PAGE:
Most non-fatal workplace injuries caused by manual handling/falling
You are most likely to injure yourself at work by manual handling or falling, according to recent figures from the Health and Safety Executive (HSE).
Although there have been long-term reductions in the number of workers injured each year, the kinds of accidents remain similar.
The latest injury statistics for 2016 show that most non-fatal injuries reported under RIDDOR resulted from:
- handling, lifting or carrying
- slips, trips or falls
- falls from a height.
These types of accidents accounted for 46% of all self-reported, non-fatal injuries to workers.
Someone who is injured in these ways will most likely have a sprain, strain or broken bone. So what should you do to help someone in this situation?
First aid for sprains and strains
Someone who has a sprain or strain may have pain, swelling and bruising around a muscle or joint.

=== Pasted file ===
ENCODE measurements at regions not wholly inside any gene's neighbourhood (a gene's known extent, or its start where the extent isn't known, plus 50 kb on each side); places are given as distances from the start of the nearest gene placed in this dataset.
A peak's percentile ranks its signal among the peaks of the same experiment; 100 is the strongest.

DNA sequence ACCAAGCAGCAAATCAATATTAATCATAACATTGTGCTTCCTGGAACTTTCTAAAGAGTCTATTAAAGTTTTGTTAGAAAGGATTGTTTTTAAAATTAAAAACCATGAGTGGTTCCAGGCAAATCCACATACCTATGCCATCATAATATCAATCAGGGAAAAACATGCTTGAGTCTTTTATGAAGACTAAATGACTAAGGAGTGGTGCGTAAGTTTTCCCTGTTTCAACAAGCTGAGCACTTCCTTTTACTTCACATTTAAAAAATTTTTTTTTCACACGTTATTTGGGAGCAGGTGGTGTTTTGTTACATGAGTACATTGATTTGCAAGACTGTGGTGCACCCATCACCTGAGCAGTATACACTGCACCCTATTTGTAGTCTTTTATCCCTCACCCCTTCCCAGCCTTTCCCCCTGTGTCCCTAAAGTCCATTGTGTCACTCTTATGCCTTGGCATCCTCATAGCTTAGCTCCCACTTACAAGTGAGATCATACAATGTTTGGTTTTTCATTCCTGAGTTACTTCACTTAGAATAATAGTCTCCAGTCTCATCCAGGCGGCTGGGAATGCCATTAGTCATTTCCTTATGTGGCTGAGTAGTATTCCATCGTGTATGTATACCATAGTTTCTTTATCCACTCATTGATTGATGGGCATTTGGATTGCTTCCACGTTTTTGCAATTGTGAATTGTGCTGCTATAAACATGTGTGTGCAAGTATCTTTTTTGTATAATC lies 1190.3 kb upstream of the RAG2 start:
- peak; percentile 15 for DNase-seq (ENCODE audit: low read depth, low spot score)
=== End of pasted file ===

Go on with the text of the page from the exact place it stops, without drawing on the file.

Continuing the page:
If you suspect your colleague has a sprain or strain, you should take the following steps:
- Get the person to rest.
- Apply an ice pack to the injury.
- If there is no improvement, seek medical advice.
First aid for broken bones
Someone who has a broken bone may have pain, swelling and bruising, and difficulty moving the limb.
If you suspect your colleague has a broken bone, you should take the following steps:
- Encourage the person to support the injury with their hand, or use a cushion or items of clothing to prevent unnecessary movement.
- As soon as possible, call 999 or get someone else to do it.
- Continue supporting the injury until help arrives.
How training can help reduce risk
We offer a moving and handling course which can help to reduce the risk of injury by providing an introduction to proper moving and handling techniques.
And our first aid work courses give you the skills and confidence to respond to a range of first aid emergencies, including helping someone who is suffering from a bone, muscle or joint injury.
Find out more about our courses
Source: Kinds of accident in Great Britain (including fatal and non-fatal injuries), Health and Safety Executive